Older Than Dirt

She walked by my booth with little fanfare. Alone. Not carrying anything. As if she was out for a walk and just strolled into the art show to see what the fuss was all about. She turned around, came back and stopped. She studied everything I had painted as if at a museum and then picked up my information card. Finally she spoke. "You're good." I smiled and said thank you. She carried on about some of my awards and what-not. Then she said, "I'm older than dirt. And I have no business buying any art. But I really like what you do." Then she was gone and I thought that was the last I'd see of her.

After the show, I got a phone call at home. "You probably don't remember me..." but I did. She asked if I still had that big swan she admired. I did. Then she reminded me she was older than dirt and sent a check in the mail. The next year she came by and purchased a cardinal at the show. A year later, while my mom was in hospice, she emailed and asked about commissioning a piece. My daughter and I took the opportunity to deliver in person, and take a break from caring for my mom. So we drove to Nashville to her house. She insisted she take us to lunch. So we got in her car and she drove us to her favorite place, where they knew her well, and she said we had to have the carrot cake for dessert. We don't like carrot cake, but that day we did. I savored every second of that visit. We were given a tour of her beautiful home, she shared stories about her fascinating life and I snapped a photo of her at the piano with my daughter.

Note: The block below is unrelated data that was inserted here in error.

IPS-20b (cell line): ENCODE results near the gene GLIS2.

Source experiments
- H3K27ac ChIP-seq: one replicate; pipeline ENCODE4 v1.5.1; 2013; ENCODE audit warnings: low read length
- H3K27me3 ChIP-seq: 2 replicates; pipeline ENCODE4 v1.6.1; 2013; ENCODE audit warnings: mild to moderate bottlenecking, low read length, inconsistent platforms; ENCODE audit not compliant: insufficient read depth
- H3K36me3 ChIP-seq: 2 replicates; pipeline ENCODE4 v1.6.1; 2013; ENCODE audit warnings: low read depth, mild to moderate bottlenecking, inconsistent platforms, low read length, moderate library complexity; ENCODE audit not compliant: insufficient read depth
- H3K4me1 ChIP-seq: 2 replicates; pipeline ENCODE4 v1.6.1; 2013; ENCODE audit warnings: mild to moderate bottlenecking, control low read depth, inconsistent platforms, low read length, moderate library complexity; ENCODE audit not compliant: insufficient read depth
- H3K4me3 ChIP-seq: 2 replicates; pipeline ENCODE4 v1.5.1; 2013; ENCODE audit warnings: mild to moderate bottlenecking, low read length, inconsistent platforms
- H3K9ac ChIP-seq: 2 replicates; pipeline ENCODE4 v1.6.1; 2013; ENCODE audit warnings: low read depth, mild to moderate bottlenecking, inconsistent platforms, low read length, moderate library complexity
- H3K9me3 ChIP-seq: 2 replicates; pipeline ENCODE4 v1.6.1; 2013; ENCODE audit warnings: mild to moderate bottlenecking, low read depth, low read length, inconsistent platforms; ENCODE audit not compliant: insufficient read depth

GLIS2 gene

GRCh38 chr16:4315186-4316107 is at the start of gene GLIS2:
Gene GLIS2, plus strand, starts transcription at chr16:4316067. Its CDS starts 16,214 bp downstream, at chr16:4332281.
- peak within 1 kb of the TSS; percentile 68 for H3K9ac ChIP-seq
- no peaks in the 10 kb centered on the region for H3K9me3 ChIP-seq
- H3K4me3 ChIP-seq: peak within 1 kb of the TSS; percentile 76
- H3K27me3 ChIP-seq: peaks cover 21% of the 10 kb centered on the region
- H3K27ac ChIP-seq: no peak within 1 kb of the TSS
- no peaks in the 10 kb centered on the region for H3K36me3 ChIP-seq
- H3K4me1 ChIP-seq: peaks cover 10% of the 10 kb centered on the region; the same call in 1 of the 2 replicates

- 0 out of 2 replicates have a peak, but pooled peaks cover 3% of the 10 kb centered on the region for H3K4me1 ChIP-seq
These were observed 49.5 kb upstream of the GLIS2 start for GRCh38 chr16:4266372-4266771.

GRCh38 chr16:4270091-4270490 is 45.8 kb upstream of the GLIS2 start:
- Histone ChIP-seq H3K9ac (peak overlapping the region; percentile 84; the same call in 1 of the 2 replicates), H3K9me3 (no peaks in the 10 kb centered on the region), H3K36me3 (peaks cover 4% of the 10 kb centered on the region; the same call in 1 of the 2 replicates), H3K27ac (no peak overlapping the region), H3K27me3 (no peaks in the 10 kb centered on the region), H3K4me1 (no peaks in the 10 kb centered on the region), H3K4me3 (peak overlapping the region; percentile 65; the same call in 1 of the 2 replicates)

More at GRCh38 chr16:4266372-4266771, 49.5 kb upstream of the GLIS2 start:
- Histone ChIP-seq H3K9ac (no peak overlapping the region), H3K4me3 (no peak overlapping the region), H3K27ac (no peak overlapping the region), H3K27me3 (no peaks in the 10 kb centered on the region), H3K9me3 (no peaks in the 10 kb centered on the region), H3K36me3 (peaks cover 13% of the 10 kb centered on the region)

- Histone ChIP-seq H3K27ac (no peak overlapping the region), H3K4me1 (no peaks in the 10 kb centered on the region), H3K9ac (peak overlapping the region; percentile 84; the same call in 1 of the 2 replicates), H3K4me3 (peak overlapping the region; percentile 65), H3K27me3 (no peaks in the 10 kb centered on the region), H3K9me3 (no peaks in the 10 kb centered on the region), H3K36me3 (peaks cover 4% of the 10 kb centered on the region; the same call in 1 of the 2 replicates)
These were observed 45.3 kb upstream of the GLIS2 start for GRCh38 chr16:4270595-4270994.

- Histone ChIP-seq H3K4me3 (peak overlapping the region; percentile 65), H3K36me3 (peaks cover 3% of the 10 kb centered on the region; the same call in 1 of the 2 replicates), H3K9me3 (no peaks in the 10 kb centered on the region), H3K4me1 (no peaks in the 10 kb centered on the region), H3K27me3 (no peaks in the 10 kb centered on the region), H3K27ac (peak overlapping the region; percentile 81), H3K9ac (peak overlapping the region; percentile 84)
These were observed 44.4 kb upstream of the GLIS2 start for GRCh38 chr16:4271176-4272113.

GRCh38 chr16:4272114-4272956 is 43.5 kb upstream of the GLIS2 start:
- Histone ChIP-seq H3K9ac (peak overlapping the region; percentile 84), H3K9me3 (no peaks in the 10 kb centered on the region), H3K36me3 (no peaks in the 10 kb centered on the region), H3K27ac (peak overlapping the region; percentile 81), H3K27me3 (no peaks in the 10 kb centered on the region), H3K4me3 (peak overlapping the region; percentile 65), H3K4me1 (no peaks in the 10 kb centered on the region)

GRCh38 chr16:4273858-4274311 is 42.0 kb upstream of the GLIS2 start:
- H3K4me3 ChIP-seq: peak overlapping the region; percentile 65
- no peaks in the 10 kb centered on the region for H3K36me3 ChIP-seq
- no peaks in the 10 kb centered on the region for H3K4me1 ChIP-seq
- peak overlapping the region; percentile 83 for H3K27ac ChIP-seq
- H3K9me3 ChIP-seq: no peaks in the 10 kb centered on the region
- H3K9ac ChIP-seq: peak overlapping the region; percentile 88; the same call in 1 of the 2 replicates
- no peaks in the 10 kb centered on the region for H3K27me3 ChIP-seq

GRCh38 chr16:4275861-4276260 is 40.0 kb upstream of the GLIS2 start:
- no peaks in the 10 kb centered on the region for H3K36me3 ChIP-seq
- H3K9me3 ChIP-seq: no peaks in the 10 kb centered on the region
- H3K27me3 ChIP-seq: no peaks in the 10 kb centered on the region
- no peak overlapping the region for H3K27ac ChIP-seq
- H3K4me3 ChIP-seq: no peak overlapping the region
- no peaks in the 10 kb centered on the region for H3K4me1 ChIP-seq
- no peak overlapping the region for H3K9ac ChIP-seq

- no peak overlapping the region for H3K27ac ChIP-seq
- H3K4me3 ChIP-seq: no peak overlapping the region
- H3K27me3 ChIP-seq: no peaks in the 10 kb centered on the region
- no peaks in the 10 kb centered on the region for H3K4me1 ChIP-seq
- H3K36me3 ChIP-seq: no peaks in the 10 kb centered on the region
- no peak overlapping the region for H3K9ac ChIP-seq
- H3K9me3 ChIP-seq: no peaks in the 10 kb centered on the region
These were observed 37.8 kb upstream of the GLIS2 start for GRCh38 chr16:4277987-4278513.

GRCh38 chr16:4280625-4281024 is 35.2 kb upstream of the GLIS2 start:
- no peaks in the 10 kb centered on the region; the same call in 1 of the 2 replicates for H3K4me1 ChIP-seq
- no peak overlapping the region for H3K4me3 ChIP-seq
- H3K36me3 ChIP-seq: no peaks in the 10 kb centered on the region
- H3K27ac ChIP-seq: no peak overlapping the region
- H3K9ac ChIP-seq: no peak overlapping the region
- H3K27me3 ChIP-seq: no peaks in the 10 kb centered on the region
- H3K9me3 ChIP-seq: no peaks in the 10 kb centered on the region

This spunky independent woman who was close to my mom's age was so dear to me and had become one of the highlights of this particular show in Nashville. The next year I noticed she didn't come by. My heart, already sore after losing my mom, grew worried. So I googled her name and I found her obituary. I was heartbroken.

I've been thinking about her so much lately and thought it would be a good idea to add our story to my blog. It illustrates what I miss most about in person art shows and connections like this are a significant part of why I love what I do. Sharing our hearts with one another. Eye to eye and heart to heart.

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